At least 58 killed in suicide bombing at Shi'ite mosque in Pakistan

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People help an injured man outside a hospital following a bomb blast at a mosque in Peshawar.
People help an injured man outside a hospital following a bomb blast at a mosque in Peshawar.
ABDUL MAJEED / AFP
  • At least 58 people have died and nearly 200 have been injured in a suicide bombing in Peshawar.
  • A man arrived detonated a suicide vest at a mosque during Friday prayers.
  • ISIS has claimed responsibility for the attack.


A suicide bombing at a Shi'ite Muslim mosque during Friday prayers in the northwestern Pakistani city of Peshawar killed at least 58 people and injured nearly 200, hospital officials said.

Islamic State claimed responsibility for the bombing in a statement, which would make it one of the biggest attacks carried out by the group inside Pakistan.

An armed man who arrived near the mosque on a motorcycle opened fire when he was stopped by police, before forcing his way into a crowded hall and detonating his suicide vest, senior police official Haroon Rasheed said.

The attacker first shot at the police guards at the mosque's entrance, killing one of them, he said. "The armed man entered the mosque and started firing on the worshippers and finally blew himself up," Rasheed added.

Previously, police had said they were two men on the motorcycle.

The attack is one of the deadliest in years on Pakistan's Shi'ite minority, which has long been targeted by Sunni Muslim Islamist militants, including Islamic State and Tehreek-e-Taliban Pakistan (TTP), also known as the Pakistani Taliban.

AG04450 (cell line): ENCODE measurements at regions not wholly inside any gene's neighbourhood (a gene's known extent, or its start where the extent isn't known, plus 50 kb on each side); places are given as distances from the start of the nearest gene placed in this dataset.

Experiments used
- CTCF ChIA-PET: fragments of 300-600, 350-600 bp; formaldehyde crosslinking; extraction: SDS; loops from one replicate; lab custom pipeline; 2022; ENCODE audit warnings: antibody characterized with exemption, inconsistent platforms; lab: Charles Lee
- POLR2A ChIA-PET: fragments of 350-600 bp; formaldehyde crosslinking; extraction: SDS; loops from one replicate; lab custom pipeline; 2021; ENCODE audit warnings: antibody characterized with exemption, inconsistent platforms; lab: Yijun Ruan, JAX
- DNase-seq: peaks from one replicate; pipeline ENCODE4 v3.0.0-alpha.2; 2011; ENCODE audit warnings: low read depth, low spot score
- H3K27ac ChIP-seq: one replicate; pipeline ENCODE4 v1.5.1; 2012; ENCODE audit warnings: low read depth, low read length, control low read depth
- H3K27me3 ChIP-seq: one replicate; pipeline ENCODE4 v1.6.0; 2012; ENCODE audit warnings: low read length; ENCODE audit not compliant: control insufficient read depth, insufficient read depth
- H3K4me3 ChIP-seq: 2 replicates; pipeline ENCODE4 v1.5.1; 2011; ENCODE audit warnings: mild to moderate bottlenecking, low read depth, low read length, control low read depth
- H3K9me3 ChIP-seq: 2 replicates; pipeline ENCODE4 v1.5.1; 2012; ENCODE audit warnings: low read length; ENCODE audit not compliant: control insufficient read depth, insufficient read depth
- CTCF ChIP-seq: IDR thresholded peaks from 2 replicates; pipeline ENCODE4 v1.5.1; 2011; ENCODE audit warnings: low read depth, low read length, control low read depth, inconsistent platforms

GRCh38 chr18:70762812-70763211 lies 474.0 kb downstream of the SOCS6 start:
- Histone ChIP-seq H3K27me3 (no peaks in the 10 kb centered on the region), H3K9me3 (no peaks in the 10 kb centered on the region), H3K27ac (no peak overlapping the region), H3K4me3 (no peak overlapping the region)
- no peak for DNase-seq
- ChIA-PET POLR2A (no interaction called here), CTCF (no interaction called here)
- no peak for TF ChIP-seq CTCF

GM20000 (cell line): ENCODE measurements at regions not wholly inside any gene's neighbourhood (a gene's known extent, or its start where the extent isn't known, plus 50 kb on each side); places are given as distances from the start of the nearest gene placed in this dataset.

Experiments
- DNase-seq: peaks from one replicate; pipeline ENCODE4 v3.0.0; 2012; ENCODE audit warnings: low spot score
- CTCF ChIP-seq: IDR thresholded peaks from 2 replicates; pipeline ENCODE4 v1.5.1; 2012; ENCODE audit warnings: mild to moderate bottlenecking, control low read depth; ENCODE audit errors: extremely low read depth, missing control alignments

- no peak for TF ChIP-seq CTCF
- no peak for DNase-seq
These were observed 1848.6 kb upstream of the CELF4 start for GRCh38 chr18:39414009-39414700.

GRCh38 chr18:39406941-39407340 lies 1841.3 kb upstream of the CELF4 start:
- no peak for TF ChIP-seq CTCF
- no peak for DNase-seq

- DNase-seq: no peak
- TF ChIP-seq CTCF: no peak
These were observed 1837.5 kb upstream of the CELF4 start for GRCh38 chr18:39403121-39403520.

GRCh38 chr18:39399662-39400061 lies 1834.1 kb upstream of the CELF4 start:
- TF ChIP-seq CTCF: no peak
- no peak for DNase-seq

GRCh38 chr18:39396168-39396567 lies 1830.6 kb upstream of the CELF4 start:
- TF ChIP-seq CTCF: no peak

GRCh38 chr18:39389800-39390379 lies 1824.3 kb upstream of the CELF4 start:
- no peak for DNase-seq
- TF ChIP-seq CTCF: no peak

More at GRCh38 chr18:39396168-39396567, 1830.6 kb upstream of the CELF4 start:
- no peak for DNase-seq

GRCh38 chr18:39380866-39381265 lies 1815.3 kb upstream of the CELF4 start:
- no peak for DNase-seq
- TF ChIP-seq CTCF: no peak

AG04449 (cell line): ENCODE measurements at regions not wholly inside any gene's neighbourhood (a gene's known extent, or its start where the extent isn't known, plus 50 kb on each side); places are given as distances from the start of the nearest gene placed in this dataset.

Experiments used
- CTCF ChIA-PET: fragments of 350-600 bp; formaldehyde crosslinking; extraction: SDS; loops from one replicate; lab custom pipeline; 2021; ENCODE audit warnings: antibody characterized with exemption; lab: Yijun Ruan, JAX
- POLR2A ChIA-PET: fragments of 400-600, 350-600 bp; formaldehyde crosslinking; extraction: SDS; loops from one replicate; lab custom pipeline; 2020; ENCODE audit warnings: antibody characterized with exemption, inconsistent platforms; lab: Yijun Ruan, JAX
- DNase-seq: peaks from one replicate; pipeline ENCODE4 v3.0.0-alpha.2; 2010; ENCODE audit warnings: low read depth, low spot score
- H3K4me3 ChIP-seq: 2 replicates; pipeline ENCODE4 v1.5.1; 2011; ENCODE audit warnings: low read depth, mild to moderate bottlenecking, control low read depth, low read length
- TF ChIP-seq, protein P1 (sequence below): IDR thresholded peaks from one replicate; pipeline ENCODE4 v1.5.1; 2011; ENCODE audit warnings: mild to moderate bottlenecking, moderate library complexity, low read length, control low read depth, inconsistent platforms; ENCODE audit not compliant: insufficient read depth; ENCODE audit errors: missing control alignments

The Pakistani Taliban distanced themselves from the attack in a message sent to Reuters.

Many of the injured were in critical condition, officials at the nearby Lady Reading Hospital said, updating the previous toll.

Sardar Hussain, who lost three relatives in the blast, said the mosque was the only place of worship for the Shi'ite community in Peshawar's old city.

Attacks by Islamist insurgents had become an almost daily occurrence in Pakistan until the military launched a crackdown on militants in 2014.

'PANIC SPREAD'

Worshippers at the mosque in Peshawar had gathered for Friday prayers, when congregations are usually the largest.

"Panic spread among the worshippers when the firing started. I ran to save my life," one man, who did not give his name, told Reuters at a hospital where he was being treated for his injuries.

"Suddenly a man came in and started firing... He shot many people (and) then closed his eyes and blew himself up. After that, I have no idea what happened," he said.

Pakistan's Prime Minister Imran Khan condemned the bombing, according to his office.

The attack comes as the Australian cricket team are touring Pakistan for the first time in over two decades and staying in Islamabad, 140 kilometres (87 miles) from Peshawar.

Pakistan recently started hosting international teams again after security concerns forced them to shift many of their high profile international events to the UAE.

Following the blast, the Australian cricket coach Andrew McDonald said the team touring Pakistan will be guided by security experts.

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